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Chris Dixon, entrepreneur and investor, had a fantastic post on the myth of the overnight success:

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Angry Birds was Rovio’s 52nd game. They spent eight years and almost went bankrupt before finally creating their massive hit. Pinterest is one of the fastest growing websites in history, but struggled for a long time. Pinterest’s CEO recently said that they had “catastrophically small numbers” in their first year after launch, and that if he had listened to popular startup advice he probably would have quit.

You tend to hear about startups when they are successful but not when they are struggling. This creates a systematically distorted perception that companies succeed overnight. Almost always, when you learn the backstory, you find that behind every “overnight success” is a story of entrepreneurs toiling away for years, with very few people except themselves and perhaps a few friends, users, and investors supporting them.

Startups are hard, but they can also go from difficult to great incredibly quickly. You just need to survive long enough and keep going so you can create your 52nd game.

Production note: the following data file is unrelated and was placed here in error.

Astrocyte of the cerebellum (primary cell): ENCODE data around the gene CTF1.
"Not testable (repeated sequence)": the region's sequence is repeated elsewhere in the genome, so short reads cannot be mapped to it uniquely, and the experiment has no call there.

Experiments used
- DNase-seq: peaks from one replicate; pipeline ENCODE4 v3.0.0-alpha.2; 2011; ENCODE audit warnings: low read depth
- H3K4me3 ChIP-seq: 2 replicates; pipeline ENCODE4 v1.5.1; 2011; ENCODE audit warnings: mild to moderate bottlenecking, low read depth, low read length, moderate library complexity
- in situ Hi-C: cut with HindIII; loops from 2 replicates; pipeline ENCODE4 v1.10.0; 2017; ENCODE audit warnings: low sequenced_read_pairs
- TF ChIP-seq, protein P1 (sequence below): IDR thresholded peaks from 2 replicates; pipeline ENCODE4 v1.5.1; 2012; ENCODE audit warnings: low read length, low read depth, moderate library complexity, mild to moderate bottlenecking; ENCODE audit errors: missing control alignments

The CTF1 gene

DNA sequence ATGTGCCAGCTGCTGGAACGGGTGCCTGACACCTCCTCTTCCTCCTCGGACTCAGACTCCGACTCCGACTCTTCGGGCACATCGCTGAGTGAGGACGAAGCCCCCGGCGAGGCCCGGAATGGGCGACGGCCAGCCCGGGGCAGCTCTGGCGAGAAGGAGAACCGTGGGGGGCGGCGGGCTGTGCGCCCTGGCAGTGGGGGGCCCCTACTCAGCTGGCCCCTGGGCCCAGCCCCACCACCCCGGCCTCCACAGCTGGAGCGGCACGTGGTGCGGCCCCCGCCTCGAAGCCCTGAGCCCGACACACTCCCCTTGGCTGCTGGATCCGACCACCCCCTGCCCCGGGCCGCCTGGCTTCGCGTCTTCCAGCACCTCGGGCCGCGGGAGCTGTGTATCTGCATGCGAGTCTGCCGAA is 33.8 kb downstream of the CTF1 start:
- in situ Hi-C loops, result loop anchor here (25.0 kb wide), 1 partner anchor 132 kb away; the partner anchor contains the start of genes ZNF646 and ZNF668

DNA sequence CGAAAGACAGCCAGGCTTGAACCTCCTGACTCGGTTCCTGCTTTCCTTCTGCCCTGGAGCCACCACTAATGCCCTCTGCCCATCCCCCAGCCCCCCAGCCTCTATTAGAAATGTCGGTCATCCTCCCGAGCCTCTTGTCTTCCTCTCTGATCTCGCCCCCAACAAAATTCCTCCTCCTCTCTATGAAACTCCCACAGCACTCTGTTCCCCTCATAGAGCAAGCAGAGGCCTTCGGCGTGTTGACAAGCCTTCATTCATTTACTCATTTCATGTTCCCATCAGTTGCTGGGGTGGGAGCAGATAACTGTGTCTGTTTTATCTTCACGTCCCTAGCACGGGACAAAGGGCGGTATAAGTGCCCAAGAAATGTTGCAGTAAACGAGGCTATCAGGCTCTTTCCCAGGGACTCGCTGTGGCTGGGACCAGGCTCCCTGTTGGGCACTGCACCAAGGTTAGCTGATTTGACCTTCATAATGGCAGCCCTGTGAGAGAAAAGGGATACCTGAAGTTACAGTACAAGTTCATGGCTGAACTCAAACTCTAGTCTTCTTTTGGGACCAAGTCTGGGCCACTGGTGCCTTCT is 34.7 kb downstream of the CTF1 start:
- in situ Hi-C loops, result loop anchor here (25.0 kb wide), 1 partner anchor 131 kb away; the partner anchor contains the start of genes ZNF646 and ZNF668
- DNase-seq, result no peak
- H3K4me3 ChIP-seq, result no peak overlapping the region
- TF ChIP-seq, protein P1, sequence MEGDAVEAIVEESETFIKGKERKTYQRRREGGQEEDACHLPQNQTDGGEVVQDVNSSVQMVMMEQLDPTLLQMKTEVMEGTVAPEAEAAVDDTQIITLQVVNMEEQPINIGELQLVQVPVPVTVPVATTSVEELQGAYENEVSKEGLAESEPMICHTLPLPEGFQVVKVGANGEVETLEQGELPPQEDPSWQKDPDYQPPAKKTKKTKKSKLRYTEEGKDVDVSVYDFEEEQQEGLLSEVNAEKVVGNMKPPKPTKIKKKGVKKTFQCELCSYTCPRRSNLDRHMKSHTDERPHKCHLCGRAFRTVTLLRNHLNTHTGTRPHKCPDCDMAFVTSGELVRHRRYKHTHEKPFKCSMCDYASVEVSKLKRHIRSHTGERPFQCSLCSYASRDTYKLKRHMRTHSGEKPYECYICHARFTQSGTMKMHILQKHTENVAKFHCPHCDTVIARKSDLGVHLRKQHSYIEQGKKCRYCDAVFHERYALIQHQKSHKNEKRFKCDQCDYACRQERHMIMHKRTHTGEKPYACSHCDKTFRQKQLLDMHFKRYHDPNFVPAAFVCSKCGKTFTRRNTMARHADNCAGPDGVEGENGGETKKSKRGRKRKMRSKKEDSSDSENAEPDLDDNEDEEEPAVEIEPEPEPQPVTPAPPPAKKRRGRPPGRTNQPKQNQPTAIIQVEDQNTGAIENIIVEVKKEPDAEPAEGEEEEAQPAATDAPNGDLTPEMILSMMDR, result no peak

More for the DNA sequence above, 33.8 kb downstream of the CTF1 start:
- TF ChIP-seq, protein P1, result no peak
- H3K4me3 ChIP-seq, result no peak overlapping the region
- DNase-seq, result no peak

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TED has been around for 30 years and has only seen incredible growth in the last 5 years or so.

Richard Maponya acquired the land where the Maponya Mall is situated in 1979, at first as a 100-year lease. In 1994, after several attempts, he acquired it outright.

Seth Godin has been blogging every day for 20 years.

The examples never end.

If you are building something, anything of worth.. it takes years. You have got to be in it for the long run.

You only win people, one at a time. And of course, you lose them in hordes.

Persistence is often underrated.

‘It takes 10 years to become an overnight sensation.’ – Robin Sharma

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